Then there’s Roger Waters. While the others vie for the throne of King of Rock and Roll, he seems to want to be its Grand Wizard. For years, Waters has been at the forefront of the BDS movement, the pernicious anti-Israel crusade that urges cultural, academic, and business boycotts of Israel exclusively. Waters does not make the case for a just reconciliation of Israelis and Palestinians nor does he argue for a two-state solution. He has not articulated what the endgame of divestment from Israel should be.  (In fairness, Waters did perform a concert at Neve Shalom in 2006. Since then, however, he has exclusively attacked Israel for the conflict.)

Waters—and BDS in general—is notorious for failing to see any nuance in the incredibly complex Israeli-Palestinian situation. Especially in the wake of terrorist attacks in Paris, Brussels, and an ever-growing list of Western cities, one might think that people could empathize with Israel’s challenges on her own borders. But if anything, Waters’s obsession with Israel as the world’s ultimate human rights abuser has ossified.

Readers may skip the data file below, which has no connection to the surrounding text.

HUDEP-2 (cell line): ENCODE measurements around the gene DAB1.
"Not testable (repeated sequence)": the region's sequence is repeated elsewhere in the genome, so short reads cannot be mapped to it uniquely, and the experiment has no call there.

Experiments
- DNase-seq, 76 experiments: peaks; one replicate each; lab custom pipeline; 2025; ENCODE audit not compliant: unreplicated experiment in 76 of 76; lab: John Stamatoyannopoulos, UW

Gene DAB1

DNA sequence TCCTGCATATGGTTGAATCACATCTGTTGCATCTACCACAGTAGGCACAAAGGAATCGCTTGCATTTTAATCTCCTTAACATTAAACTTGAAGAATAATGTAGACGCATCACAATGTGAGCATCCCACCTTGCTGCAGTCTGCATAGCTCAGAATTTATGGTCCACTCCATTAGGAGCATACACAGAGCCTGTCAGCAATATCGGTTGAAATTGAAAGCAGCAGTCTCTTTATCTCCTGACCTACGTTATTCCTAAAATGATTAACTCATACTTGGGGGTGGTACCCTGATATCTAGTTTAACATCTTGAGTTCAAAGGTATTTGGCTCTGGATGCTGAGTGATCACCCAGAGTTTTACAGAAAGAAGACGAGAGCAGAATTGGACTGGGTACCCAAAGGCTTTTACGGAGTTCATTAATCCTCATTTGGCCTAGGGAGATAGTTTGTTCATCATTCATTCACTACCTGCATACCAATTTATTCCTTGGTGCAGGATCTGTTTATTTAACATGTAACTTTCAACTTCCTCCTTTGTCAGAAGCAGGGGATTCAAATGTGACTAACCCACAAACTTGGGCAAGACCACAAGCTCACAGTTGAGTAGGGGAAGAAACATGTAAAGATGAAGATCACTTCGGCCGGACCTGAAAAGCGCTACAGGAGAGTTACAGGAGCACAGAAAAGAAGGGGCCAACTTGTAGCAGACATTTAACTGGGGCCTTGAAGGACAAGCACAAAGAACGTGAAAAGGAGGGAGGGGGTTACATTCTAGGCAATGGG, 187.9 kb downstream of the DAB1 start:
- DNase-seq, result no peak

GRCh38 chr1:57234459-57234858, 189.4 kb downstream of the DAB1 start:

Nuance is the key. Is it impossible—especially for an artist—to recognize that there are two conflicting narratives? Is it incomprehensible for Roger Waters, whose English childhood was devastated by World War II, to sympathize with the Jewish need for a safe haven in their historical home? I, for one, believe in the just cause of a two-state solution and I can hear the authentic narrative of the Palestinian people… but, Roger, what about Hamas and Hezbollah?

Although Waters, like other BDS activists, protests that he’s not an anti-Semite, the evidence seems to indicate otherwise. For instance, when he toured The Wall in Europe and North America in 2010-2011, an animated film accompanying the song “Goodbye Blue Sky” showed Jewish stars morphing into dollar signs—one of the most constant and established stereotypes against Jews. And on his otherwise forgotten 1992 album Amused to Death, Waters compared Jews (Jews, not Israelis—not that it matters) to Nazis.

This is not a voice of peace. It’s a voice that guarantees future cycles of hatred, violence, and war.

Messrs. Young, McCartney, Dylan, Jagger, Richards, Townshend, and Daltrey: Divest from Roger Waters! He doesn’t belong on your stage! And I’m sure there are plenty of dad-rock performers who would be thrilled to fill in for him:

How about Bruce? He’ll fit in perfectly with your demographic—and he’s rumored to be playing in Israel this summer. (You can compare your favorite falafel joints!)